Middle East Peace Initiative (MEPI)
Peace, Shalom, Salaam Alaikum!
Young Italians Connect with Israeli and Palestinian Youth
Israel, Jan 14, 2008
Hearts Touched as Brothers Embrace
Israel, Jan 04, 2008
UPF Statement on Annapolis Peace Talks
United States, Nov 27, 2007
The Challenges of "Tikkun Olam"
United States, Nov 27, 2007
Before Heaven and Earth, the Only Solution is a Just Peace
Jordan, Nov 27, 2007
The Middle East Peace Initiative (MEPI) is a global effort by 11,000 Ambassadors for Peace
who come from 147 nations every other month to join hands with Jews, Christians and Muslims of
the Holy Land to bring an end to violence.
Our Ambassadors for Peace are current and former heads of state, members of parliament, religious and NGO leaders, women and youth leaders who engage in dialogue in the Middle East and bring a powerful impact back to their parliaments so that each nation can contribute to peace.
- There is one God, we are one family of God.
- Human beings grow not only through satisfying physical needs (land, food, etc.) but truth and love are also essential for growth.
- Marriage and family are sacred institutions.
- The core principle for reconciling enemies is to live for the sake of others.
- Interreligious dialogue bringing unity of faith leaders and cooperation with civic and political leaders is essential for peace.
Dialogues: People from the three Abrahamic faiths explore elements of their common heritage that promote understanding, symbolic restitution, and new beginnings. Dialogues take place among counterparts in government and civil society.
Pilgrimages: Jews, Christians and Muslims and other religious leaders undertake joint pilgrimages, visiting each others’ holy places, studying the holy books together, and praying and marching for peace.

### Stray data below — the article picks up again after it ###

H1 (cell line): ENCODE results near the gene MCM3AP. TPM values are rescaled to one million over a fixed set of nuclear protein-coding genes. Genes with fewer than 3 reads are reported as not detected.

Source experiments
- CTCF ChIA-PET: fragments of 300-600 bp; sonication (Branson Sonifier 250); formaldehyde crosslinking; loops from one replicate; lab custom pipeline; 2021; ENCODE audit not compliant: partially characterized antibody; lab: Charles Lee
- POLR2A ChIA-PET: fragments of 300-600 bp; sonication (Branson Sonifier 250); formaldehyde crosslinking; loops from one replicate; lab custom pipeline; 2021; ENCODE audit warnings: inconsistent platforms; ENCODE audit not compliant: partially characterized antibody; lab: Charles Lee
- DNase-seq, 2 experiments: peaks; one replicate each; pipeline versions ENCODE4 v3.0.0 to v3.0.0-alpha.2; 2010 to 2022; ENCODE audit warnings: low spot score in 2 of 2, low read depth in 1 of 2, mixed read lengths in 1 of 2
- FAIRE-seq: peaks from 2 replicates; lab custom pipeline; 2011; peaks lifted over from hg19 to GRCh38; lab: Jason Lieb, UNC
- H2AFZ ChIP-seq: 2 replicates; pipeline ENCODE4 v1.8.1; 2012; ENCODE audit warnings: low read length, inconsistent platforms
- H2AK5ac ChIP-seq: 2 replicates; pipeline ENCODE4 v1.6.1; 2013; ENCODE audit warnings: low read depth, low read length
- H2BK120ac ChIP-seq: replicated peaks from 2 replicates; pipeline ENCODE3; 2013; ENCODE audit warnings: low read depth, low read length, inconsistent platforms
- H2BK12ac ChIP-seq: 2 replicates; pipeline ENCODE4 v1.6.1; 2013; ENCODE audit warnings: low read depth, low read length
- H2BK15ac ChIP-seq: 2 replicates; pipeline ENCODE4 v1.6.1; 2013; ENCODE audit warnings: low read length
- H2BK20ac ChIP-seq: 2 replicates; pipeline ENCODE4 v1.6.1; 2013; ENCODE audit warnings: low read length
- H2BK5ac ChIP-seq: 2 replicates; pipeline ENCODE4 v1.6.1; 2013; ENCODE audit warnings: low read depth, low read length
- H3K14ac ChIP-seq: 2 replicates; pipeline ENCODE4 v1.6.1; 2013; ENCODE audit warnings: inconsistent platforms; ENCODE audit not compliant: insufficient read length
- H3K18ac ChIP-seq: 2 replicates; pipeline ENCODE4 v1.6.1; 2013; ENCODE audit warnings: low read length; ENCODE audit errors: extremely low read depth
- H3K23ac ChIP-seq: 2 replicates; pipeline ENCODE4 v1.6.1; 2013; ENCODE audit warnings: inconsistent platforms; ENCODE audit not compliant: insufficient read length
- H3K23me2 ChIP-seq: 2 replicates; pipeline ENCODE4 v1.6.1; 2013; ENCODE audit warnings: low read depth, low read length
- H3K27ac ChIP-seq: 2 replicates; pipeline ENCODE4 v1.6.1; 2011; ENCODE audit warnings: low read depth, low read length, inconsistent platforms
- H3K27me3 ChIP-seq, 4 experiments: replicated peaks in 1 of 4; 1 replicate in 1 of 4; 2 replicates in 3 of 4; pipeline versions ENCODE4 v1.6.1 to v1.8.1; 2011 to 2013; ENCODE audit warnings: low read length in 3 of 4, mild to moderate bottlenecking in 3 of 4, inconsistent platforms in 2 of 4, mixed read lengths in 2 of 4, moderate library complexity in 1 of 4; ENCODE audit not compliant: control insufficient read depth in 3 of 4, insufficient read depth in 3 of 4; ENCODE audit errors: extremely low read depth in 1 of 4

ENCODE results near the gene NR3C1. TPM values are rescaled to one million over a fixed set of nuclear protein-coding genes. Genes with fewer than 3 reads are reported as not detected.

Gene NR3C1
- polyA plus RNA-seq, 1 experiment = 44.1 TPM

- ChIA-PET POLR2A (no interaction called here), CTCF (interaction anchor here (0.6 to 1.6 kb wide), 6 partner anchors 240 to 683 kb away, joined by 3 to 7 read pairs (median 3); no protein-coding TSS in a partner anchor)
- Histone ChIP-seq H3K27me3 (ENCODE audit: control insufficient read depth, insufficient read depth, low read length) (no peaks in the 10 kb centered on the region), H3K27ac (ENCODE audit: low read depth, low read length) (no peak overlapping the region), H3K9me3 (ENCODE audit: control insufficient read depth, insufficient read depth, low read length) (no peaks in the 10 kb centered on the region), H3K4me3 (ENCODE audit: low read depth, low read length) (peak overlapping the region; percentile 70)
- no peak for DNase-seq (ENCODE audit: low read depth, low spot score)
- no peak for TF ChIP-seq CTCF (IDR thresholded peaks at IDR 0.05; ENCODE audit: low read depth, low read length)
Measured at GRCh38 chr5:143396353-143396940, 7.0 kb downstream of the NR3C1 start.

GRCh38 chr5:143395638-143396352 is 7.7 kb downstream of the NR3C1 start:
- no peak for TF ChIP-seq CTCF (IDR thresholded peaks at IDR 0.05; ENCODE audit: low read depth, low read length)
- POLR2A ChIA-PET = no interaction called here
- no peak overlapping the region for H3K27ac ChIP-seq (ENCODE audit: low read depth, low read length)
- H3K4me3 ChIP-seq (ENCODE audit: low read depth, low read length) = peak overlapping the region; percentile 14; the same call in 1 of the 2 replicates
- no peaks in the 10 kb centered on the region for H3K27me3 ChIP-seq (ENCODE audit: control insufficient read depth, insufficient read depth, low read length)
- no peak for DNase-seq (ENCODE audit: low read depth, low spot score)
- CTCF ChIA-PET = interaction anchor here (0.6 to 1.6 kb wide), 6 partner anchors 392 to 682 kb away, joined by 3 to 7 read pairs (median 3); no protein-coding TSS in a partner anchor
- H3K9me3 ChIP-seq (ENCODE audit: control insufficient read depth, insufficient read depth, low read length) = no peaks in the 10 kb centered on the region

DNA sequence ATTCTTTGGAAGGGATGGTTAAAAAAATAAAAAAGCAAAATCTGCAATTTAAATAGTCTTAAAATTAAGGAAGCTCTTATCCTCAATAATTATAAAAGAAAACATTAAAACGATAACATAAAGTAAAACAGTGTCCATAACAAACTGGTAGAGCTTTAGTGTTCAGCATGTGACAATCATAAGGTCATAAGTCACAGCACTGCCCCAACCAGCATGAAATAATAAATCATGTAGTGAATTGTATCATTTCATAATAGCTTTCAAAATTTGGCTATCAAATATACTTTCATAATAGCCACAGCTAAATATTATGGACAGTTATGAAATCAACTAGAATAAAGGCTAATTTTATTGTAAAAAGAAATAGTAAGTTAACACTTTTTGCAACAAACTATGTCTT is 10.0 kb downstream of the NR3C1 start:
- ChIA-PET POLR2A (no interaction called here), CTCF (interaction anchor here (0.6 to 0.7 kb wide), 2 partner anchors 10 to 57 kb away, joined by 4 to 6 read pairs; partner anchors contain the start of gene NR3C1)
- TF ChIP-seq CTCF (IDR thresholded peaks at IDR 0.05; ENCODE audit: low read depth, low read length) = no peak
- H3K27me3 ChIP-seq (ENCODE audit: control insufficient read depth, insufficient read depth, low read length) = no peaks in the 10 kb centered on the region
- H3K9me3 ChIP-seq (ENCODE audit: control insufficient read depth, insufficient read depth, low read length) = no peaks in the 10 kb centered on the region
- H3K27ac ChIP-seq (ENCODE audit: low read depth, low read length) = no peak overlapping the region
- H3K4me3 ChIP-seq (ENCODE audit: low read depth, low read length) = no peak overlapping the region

Person-to-Person Outreach: In brotherhood/sisterhood ceremonies, people from different faiths and nationalities join hands and cross a bridge of peace together. People team up to knock on doors to listen to people’s concerns and provide a living demonstration of diverse people working for a common cause.
Cultural Exchanges: Musicians interweave Christian, Jewish and Arab traditions in innovative ways. Youth dance teams from Jerusalem and the Washington, DC exchange visits.
Service Projects: Visited hospitals and orphanages, created a computer school in Gaza and Beth Shemesh, and certified 400 students in computer training, promoting exchange between Israeli and Palestinian youth.
Peace Academy: A Peace Academy is being developed in both Israel and Jordan to educate people committed to peace-building.
Peace March: When the bombing occurred in Amman, UPF organized a international march from the wall of condolences at the Radisson Hotel to the Hyatt Hotel (also bombed) to encourage and comfort the people of Jordan..
Voices of Peace: The Voices of Peace internet TV series gives air to moderate voices from throughout the region calling for peace.
Play Soccer Make Peace organized 16 soccer teams among youth in Gaza and opened the way for people in different parts of Gaza to visit each other for athletic competitions. In Israel, Jewish and Arab youth teams competed for a Peace Cup and played in an atmosphere of love and friendship.
WHAT PEOPLE SAY
“You have filled hope in the hearts that have long witnessed despair.”
Naila Kharroub, Principal, DarAl-KalimaHigh School, Bethlehem
“You are performing a sacred work. You give us so much hope by coming here in these so very difficult days.”
Yona Yahov, Mayor, City of Haifa
“All my life I have been struggling to attain happiness and love. This is what we live for. I am ready to die to make it possible for everyone to live this way.”
Dr. Eliezer Glaubach, former city councilman, Jerusalem
“When the high level Ambassadors for Peace continue to come from all faiths and all nations it gives us strength and to overcome all barriers. We feel the world is supporting our efforts to end violence and promote dialogue and understanding.”
Sheikh Aziz Bukhari, Jerusalem
“Ambassadors for Peace do not ‘talk’ about peace, we do the work of peace; we ‘do’ the peace.”
Abouna Hatoum, Melkite Catholic priest, Nazareth